Surgery to remove the lymph nodes for melanoma

If melanoma has spread to nearby lymph nodes they can be removed with an operation.

About surgery to remove the lymph nodes

You might have surgery to remove your lymph nodes if:

  • your cancer doctor thinks the melanoma has spread to nearby lymph nodes
  • tests show that your lymph nodes are affected.

Your surgeon will remove your lymph nodes under a general anaesthetic. You are likely to be in hospital overnight, and may need to stay in for 3 to 5 days.

The surgery and side effects you have will depend on the group of lymph nodes being removed. Your surgeon or specialist nurse will tell you more about what to expect in your situation. You may have one of the following operations:

  • If the melanoma was on your leg, a cut (incision) is made in the groin on the affected side to remove the lymph nodes.
  • If the melanoma was on your arm, the lymph nodes in your armpit on the affected side are removed.
  • If the melanoma was on your face or neck area, the lymph nodes in your neck are removed.

After your operation

After the operation, you may have a small tube (drain) in place to remove any fluid that builds up around the wound. The drain is connected to a small bottle. It will be removed when most of the fluid has drained away. This is usually within a few days. You might go home with the drain in place. It can be removed by a practice nurse at your GP surgery or a district nurse at home.

The wound will be covered with a dressing and your stitches or staples will be removed 10 to 14 days later. If you have dissolvable stitches, these will not need to be removed.

You will probably have some discomfort or pain afterwards, but you will have regular painkillers to help with this. Most people feel able to do their normal activities after two weeks.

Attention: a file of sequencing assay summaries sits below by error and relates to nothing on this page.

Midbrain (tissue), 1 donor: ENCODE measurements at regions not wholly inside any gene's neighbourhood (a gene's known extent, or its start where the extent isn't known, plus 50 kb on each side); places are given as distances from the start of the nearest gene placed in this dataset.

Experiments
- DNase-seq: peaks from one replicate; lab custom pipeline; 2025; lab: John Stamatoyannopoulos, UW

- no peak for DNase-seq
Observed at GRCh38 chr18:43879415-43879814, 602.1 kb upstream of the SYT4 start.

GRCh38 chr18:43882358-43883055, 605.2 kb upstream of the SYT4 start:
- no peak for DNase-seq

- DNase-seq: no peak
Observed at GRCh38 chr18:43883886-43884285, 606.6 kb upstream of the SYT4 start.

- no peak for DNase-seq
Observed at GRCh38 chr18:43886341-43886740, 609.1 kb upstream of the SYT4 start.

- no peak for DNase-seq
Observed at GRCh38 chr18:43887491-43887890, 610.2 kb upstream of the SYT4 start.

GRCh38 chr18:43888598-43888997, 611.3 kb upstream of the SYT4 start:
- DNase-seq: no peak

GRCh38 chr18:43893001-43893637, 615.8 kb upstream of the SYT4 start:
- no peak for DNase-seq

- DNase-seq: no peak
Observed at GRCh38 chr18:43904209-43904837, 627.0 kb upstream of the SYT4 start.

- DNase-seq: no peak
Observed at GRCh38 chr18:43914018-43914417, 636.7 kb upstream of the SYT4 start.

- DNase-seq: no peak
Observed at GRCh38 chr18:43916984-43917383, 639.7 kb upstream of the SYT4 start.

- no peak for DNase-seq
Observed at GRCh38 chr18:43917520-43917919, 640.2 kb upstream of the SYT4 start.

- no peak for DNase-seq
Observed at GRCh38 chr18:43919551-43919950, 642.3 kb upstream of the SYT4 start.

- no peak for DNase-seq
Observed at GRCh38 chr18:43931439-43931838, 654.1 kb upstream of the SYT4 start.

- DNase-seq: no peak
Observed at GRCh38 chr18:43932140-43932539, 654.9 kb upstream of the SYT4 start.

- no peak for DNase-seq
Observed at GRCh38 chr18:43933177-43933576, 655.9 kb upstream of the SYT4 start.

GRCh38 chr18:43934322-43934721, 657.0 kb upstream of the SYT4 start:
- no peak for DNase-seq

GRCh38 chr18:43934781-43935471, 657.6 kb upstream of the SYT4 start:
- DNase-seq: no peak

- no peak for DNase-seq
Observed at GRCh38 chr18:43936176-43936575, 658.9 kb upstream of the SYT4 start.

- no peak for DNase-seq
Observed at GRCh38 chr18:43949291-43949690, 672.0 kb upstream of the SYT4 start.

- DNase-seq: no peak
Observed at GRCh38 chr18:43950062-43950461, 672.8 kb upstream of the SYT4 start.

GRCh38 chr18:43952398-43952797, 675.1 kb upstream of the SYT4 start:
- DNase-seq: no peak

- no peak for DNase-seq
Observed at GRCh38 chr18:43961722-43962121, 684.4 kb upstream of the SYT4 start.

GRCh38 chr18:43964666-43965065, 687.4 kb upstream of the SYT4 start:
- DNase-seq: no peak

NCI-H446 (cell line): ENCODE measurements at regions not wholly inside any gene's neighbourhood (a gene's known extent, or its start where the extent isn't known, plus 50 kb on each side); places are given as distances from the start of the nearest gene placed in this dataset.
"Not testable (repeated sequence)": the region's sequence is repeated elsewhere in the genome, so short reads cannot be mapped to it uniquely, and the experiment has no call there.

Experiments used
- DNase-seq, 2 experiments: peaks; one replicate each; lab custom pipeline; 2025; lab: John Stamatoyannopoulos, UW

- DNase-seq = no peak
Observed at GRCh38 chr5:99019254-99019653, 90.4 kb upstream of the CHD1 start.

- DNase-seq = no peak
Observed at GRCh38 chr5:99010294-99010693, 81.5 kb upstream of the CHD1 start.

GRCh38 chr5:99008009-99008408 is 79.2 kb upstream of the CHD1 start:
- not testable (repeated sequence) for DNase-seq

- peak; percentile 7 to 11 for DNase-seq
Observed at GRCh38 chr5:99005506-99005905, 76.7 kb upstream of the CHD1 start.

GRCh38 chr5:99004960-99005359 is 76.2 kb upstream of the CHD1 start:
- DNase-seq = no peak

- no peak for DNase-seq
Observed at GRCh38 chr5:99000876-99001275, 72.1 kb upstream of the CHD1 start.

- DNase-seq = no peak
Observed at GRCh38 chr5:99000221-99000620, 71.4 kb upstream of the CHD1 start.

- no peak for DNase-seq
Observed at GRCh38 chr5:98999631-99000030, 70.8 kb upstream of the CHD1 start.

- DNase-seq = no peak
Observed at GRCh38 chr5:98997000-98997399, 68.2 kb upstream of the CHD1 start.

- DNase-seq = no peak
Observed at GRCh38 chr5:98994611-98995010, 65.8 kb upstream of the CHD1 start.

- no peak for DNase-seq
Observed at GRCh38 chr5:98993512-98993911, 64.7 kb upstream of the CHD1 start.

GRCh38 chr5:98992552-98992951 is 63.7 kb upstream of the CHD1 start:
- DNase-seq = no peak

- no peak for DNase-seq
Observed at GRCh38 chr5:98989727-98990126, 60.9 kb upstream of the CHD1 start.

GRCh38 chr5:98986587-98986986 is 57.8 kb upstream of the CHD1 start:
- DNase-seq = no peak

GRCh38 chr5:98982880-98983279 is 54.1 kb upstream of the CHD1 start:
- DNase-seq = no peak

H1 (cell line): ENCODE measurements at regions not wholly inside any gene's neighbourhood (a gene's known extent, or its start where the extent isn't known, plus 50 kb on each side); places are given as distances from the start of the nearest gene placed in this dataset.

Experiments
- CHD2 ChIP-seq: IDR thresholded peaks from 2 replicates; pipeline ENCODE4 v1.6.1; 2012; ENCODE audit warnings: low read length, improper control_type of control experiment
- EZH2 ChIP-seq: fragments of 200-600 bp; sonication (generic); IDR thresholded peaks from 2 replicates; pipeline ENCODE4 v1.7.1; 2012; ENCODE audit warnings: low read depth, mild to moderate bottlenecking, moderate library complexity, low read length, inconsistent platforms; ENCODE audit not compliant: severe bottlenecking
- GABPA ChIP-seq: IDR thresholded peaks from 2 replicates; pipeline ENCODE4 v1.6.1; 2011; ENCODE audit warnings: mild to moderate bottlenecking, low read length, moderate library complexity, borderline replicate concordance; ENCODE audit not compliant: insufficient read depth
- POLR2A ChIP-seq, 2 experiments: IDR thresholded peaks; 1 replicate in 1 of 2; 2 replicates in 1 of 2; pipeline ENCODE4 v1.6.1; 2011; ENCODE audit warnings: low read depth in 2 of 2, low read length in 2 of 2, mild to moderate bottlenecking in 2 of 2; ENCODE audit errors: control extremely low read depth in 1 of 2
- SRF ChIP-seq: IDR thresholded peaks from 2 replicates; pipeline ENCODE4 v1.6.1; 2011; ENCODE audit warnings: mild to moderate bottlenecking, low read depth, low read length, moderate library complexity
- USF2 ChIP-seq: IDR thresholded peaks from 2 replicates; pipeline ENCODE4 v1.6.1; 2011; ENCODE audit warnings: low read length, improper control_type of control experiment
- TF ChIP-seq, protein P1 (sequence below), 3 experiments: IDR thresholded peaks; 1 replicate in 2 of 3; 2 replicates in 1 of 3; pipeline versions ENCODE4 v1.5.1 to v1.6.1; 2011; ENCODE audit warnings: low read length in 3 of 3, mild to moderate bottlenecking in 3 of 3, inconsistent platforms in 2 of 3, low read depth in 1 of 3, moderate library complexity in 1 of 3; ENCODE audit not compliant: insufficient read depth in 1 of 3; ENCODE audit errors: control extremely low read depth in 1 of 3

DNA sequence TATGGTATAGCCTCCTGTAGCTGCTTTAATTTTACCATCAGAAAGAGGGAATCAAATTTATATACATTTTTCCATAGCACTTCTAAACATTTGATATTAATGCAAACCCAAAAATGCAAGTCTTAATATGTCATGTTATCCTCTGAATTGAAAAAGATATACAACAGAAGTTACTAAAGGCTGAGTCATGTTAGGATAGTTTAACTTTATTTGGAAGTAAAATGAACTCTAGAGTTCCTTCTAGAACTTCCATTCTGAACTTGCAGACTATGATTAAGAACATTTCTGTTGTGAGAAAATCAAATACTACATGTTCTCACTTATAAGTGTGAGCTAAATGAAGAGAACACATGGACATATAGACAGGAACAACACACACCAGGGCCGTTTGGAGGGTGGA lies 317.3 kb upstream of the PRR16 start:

After your operation, you may see a physiotherapist. They will show you some exercises to help you move normally again.

If your lymph nodes have been removed, you have a higher risk of developing lymphoedema. Lymphoedema is a chronic swelling in an arm, leg or other part of your body. Where the swelling is depends on where in the body the lymph nodes were removed.

A small number of people may get a wound infection after this operation. This can be treated with antibiotics.

Some people get a small collection of fluid around the wound scar. This is called a seroma. It usually goes away within a few weeks. Sometimes your surgeon may need to drain the fluid with a needle and syringe.

Further treatment

After you have your lymph nodes removed, you may not need any further treatment.

Your cancer doctor may offer you radiotherapy after surgery to help reduce the risk of the melanoma coming back. Radiotherapy is treatment with high-energy x-rays.

Radiotherapy to the lymph nodes can sometimes cause long-term side effects, depending on the area being treated. It may also increase your risk of developing lymphoedema.

If you need radiotherapy, your cancer doctor will give you more information about the treatment and any possible side effects.

They will also talk to you about whether any drug treatments, such as targeted therapies or immunotherapies, will help after your operation. These are called adjuvant treatments. They help to reduce the risk of a cancer coming back.